One of the biggest questions I get at this time of year is, what do I change about my nutrition as my road season ends? How much can I indulge in celebratory foods? Should I just keep eating the same way but maybe a little bit less overall? Are there specific changes in nutritional needs during the transition and approaching off-season?
There are many different potential answers to that question. It would depend on what level are you training at? Do you hang up the bike often and replace it with other activities in the off-season such as weights and running? Are you more of a recreational, amateur or professional cyclist? Are you resting briefly for 2 weeks and then starting back up with a pretty big training plan with continued volume? Are you trying to lose weight? Either way, the likelihood is you are reducing the intensity of your training for a period of time as your road racing has come to an end.
For the purposes of this article, let's assume you are cutting back on hours and intensity for a few months and not racing, while transitioning into some more fun riding, trail riding, running and maybe some resistance training.
I often hear the question "should I cut my carbs out?" No, certainly not. You are still an active training athlete, which requires good recovery and glycogen replenishment. Also if you plan to put on a little muscle in the off-season you will need carbohydrates to support that muscle growth. Not to mention carbohydrates are loaded with vitamins, minerals, antioxidants, fiber and energy for your day to day life.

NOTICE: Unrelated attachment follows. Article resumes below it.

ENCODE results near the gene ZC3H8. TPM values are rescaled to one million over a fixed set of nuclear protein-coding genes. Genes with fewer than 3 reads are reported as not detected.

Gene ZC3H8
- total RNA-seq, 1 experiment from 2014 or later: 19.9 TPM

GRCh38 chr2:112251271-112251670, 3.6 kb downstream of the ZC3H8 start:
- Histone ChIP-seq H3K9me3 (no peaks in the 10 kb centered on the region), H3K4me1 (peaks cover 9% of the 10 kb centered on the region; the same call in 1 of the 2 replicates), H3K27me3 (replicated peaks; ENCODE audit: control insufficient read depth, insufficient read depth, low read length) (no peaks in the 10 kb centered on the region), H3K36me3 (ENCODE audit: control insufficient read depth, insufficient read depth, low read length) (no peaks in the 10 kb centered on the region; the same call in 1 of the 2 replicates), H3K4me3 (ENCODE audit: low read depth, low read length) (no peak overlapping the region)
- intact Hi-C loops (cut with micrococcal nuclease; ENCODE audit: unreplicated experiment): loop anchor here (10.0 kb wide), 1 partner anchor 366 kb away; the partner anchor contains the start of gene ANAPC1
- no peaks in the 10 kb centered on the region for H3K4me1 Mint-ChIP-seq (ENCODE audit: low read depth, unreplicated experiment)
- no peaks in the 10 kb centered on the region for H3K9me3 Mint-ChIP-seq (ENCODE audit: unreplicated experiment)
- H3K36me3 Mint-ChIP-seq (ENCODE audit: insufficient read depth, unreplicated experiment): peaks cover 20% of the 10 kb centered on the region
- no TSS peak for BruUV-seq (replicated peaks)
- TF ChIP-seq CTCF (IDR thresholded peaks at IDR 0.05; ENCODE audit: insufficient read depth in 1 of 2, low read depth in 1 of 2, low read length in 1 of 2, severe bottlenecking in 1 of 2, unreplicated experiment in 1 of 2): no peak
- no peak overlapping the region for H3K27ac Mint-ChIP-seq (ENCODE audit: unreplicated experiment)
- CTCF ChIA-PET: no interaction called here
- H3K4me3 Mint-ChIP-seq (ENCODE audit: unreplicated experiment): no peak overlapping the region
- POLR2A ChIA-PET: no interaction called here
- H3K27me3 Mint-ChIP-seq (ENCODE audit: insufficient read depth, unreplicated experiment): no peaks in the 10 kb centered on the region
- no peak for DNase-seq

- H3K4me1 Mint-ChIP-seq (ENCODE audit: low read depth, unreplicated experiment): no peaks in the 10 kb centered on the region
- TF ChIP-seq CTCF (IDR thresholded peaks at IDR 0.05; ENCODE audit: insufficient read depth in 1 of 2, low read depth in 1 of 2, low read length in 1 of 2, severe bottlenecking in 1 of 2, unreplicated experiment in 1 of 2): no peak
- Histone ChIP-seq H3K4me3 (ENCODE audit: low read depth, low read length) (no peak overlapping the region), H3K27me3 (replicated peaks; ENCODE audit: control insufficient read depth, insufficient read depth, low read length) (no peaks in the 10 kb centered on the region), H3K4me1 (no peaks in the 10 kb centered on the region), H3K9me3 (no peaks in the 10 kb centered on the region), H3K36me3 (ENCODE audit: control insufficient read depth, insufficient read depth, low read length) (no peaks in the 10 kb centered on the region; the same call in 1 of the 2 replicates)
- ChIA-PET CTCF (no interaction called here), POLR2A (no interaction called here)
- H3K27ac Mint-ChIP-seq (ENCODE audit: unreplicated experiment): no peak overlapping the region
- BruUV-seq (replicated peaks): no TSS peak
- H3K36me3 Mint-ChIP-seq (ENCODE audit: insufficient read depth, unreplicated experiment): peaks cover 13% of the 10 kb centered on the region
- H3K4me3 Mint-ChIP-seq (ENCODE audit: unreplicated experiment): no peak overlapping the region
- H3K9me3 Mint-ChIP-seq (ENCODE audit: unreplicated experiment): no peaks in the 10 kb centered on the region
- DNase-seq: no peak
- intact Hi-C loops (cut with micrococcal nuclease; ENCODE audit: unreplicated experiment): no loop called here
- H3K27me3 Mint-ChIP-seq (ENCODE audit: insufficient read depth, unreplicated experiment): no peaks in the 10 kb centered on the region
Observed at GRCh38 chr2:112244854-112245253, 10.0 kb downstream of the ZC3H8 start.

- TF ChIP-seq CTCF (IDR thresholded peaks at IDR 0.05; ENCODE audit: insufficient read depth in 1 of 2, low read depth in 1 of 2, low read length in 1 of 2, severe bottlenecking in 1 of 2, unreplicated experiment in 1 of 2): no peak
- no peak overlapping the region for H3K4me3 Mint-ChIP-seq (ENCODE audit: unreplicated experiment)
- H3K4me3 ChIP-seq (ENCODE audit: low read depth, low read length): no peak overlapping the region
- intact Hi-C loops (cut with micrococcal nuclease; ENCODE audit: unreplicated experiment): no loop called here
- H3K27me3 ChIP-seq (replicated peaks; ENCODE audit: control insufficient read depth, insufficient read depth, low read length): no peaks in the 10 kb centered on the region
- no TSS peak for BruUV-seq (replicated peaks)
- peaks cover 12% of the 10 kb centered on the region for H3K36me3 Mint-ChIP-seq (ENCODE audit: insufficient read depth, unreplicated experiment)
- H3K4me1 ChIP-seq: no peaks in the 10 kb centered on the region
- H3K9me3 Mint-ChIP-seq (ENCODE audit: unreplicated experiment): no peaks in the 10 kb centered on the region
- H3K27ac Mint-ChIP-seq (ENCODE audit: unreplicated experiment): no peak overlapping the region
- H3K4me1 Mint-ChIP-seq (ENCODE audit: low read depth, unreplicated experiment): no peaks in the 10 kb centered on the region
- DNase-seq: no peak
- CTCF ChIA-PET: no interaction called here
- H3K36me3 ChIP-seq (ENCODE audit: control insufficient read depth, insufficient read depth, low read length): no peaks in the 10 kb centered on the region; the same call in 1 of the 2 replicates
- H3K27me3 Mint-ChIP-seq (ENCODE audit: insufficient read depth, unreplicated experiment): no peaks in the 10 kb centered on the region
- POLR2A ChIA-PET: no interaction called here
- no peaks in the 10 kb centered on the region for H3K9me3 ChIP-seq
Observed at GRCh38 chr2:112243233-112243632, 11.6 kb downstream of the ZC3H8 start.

The key at this time of year for the racer who is cutting back volume and intensity would be however to reduce the g/kg of carbohydrates in the off season. Also depending on the athlete, reducing some of the grams of fat. Note I did not say go on a low fat diet, rather reduce some of the fat if you had to increase it in season in order to keep up with your caloric deficits from big training loads.
Without races and long intense training sessions, carbohydrate loading will fall from your nutrition plan too. This allows you for example to maybe drop your daily carbohydrate intake from 7 g/kg down to 4 or 5 g/kg, especially on rest days and shorter aerobic rides. Long weekend rides will still require adequate carbohydrate intake and replenishment as you start to ramp back up later in the fall.
The more intensity and duration your workouts have, the more carbohydrates you require to sustain optimal performance and recovery. Reduce the two, and yes, you should reduce your carbohydrate intake accordingly.